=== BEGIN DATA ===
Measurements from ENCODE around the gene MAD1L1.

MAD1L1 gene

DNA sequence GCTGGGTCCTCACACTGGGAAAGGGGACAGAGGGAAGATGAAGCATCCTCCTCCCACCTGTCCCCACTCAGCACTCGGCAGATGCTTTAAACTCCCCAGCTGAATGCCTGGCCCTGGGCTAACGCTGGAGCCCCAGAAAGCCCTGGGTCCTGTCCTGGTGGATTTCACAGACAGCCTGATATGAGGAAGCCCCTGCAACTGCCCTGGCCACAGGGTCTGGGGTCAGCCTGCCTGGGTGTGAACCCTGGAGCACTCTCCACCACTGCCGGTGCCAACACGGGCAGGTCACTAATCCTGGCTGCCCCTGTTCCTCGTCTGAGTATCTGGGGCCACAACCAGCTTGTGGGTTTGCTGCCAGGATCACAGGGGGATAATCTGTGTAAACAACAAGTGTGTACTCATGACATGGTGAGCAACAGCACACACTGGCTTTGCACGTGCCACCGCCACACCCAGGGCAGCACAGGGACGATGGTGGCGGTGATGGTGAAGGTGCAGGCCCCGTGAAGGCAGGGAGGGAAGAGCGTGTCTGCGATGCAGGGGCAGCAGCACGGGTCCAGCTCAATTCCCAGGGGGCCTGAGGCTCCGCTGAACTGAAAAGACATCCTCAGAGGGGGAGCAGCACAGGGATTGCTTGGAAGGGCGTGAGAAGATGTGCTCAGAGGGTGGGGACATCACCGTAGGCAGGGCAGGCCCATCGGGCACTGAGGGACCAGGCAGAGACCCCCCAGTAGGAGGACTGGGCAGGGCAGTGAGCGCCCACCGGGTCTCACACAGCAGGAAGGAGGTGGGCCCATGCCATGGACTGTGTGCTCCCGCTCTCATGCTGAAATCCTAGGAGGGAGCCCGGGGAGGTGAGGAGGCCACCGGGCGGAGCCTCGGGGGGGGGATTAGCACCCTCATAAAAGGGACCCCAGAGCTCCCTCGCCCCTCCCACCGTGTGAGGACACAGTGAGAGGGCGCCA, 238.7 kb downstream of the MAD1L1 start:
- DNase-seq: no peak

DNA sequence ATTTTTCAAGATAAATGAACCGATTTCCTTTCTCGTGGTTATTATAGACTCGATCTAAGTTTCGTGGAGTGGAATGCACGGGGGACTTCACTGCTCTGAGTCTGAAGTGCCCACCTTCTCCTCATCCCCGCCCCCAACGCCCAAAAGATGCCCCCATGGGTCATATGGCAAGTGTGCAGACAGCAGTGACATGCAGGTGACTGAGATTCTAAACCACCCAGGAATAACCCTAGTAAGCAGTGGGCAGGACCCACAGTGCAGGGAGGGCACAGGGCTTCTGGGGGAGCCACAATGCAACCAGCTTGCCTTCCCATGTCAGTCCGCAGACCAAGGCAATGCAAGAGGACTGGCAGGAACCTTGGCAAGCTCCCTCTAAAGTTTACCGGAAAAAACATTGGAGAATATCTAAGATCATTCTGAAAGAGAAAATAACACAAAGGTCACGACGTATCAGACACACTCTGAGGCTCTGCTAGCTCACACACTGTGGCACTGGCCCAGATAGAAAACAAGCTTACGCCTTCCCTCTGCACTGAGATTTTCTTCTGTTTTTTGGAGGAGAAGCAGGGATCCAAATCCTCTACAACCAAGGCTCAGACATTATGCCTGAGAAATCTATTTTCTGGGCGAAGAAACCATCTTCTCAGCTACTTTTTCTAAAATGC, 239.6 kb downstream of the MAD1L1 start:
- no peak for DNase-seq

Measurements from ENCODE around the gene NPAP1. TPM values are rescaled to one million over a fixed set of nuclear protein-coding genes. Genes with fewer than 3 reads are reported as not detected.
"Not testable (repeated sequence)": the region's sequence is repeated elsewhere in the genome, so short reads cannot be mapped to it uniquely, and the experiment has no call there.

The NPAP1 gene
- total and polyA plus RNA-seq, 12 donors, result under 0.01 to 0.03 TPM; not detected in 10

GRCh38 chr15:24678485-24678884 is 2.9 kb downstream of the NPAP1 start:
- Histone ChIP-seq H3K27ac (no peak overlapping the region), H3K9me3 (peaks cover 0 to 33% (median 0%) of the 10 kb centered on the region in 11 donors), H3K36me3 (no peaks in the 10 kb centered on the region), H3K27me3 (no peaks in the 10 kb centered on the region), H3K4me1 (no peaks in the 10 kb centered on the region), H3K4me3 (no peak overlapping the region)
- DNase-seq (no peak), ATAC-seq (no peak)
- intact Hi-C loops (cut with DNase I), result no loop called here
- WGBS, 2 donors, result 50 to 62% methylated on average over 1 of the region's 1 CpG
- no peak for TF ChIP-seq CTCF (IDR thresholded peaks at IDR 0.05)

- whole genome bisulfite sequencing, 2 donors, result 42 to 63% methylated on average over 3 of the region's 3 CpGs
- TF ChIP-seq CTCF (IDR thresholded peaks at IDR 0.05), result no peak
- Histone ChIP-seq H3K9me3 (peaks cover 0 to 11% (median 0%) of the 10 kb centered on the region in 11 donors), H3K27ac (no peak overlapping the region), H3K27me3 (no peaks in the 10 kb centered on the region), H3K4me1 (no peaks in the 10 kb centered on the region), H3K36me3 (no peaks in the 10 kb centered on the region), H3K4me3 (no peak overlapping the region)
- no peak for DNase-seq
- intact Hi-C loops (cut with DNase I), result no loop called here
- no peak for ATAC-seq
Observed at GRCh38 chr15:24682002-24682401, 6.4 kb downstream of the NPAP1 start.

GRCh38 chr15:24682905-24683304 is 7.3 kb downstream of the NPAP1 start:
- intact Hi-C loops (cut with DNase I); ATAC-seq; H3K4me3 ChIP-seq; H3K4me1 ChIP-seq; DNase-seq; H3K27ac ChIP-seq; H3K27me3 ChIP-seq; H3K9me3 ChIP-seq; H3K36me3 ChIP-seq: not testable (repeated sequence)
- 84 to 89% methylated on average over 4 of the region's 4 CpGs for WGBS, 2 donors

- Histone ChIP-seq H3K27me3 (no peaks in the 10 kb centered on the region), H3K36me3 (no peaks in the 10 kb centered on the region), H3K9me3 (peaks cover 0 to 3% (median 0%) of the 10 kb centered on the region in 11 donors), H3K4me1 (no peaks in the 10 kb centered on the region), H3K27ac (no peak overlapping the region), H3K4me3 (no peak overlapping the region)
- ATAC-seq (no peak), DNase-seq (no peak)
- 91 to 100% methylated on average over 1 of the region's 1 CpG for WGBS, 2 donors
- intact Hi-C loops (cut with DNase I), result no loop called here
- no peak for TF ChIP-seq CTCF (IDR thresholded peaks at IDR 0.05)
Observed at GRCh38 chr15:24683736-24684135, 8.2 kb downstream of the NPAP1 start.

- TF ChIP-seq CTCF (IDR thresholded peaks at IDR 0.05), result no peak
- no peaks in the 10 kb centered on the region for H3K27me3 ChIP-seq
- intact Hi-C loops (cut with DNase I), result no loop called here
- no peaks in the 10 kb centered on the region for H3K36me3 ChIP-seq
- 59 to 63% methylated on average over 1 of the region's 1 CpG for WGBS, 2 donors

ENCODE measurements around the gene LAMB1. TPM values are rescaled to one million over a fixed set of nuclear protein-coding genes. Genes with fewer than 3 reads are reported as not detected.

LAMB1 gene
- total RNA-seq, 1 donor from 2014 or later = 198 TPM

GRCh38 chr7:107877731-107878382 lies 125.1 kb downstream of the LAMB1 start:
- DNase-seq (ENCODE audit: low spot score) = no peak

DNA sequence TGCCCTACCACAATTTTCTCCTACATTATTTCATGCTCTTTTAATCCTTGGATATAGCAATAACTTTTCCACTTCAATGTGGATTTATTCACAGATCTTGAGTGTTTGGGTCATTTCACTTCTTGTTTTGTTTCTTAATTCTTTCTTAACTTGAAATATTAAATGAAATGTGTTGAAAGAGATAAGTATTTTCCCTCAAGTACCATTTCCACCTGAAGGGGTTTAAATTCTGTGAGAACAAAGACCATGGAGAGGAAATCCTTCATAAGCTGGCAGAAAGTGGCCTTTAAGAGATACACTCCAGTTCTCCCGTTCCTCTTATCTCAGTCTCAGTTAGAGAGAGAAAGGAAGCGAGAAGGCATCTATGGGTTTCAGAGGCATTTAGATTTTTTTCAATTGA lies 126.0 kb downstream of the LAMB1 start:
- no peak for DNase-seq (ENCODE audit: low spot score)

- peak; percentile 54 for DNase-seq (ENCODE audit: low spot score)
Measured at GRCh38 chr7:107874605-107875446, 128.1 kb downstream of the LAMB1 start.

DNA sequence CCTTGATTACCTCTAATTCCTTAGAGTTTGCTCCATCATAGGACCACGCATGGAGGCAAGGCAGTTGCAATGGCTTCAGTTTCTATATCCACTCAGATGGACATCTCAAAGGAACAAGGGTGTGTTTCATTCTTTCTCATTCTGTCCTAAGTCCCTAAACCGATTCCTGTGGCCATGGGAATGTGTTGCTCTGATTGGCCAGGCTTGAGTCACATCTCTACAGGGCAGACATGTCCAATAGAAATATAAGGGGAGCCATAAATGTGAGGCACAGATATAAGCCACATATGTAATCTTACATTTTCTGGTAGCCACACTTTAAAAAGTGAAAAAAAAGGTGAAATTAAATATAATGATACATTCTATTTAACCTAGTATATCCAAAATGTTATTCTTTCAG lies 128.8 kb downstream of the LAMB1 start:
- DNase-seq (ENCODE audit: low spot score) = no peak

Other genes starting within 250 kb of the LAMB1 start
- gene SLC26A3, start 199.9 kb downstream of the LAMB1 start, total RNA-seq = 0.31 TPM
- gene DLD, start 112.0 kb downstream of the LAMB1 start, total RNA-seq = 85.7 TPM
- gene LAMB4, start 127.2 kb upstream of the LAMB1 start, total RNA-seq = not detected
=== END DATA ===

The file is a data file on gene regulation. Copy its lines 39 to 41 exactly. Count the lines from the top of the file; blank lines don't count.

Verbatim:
LAMB1 gene
- total RNA-seq, 1 donor from 2014 or later = 198 TPM

GRCh38 chr7:107877731-107878382 lies 125.1 kb downstream of the LAMB1 start: